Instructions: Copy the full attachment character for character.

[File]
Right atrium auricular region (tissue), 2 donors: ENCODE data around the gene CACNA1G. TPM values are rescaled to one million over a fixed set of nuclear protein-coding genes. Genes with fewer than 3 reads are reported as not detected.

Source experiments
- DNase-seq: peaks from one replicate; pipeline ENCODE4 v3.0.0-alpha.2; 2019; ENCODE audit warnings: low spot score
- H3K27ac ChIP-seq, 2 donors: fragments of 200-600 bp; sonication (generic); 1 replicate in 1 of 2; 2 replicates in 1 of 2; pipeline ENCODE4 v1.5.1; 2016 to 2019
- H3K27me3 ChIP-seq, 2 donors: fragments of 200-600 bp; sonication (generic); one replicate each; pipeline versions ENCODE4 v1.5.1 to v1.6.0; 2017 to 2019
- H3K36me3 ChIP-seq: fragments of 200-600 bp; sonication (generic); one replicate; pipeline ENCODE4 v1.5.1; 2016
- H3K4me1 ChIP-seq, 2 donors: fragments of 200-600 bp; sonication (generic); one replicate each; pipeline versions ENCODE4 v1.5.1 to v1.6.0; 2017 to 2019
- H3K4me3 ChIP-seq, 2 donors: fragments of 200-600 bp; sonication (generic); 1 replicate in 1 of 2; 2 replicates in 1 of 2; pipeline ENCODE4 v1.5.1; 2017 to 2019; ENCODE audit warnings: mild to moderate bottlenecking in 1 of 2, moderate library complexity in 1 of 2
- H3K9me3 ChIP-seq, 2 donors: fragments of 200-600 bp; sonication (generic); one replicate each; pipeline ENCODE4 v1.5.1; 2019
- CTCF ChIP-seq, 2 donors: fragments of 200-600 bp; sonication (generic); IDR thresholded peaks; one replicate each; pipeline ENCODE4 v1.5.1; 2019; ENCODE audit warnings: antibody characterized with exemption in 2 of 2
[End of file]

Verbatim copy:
Right atrium auricular region (tissue), 2 donors: ENCODE data around the gene CACNA1G. TPM values are rescaled to one million over a fixed set of nuclear protein-coding genes. Genes with fewer than 3 reads are reported as not detected.

Source experiments
- DNase-seq: peaks from one replicate; pipeline ENCODE4 v3.0.0-alpha.2; 2019; ENCODE audit warnings: low spot score
- H3K27ac ChIP-seq, 2 donors: fragments of 200-600 bp; sonication (generic); 1 replicate in 1 of 2; 2 replicates in 1 of 2; pipeline ENCODE4 v1.5.1; 2016 to 2019
- H3K27me3 ChIP-seq, 2 donors: fragments of 200-600 bp; sonication (generic); one replicate each; pipeline versions ENCODE4 v1.5.1 to v1.6.0; 2017 to 2019
- H3K36me3 ChIP-seq: fragments of 200-600 bp; sonication (generic); one replicate; pipeline ENCODE4 v1.5.1; 2016
- H3K4me1 ChIP-seq, 2 donors: fragments of 200-600 bp; sonication (generic); one replicate each; pipeline versions ENCODE4 v1.5.1 to v1.6.0; 2017 to 2019
- H3K4me3 ChIP-seq, 2 donors: fragments of 200-600 bp; sonication (generic); 1 replicate in 1 of 2; 2 replicates in 1 of 2; pipeline ENCODE4 v1.5.1; 2017 to 2019; ENCODE audit warnings: mild to moderate bottlenecking in 1 of 2, moderate library complexity in 1 of 2
- H3K9me3 ChIP-seq, 2 donors: fragments of 200-600 bp; sonication (generic); one replicate each; pipeline ENCODE4 v1.5.1; 2019
- CTCF ChIP-seq, 2 donors: fragments of 200-600 bp; sonication (generic); IDR thresholded peaks; one replicate each; pipeline ENCODE4 v1.5.1; 2019; ENCODE audit warnings: antibody characterized with exemption in 2 of 2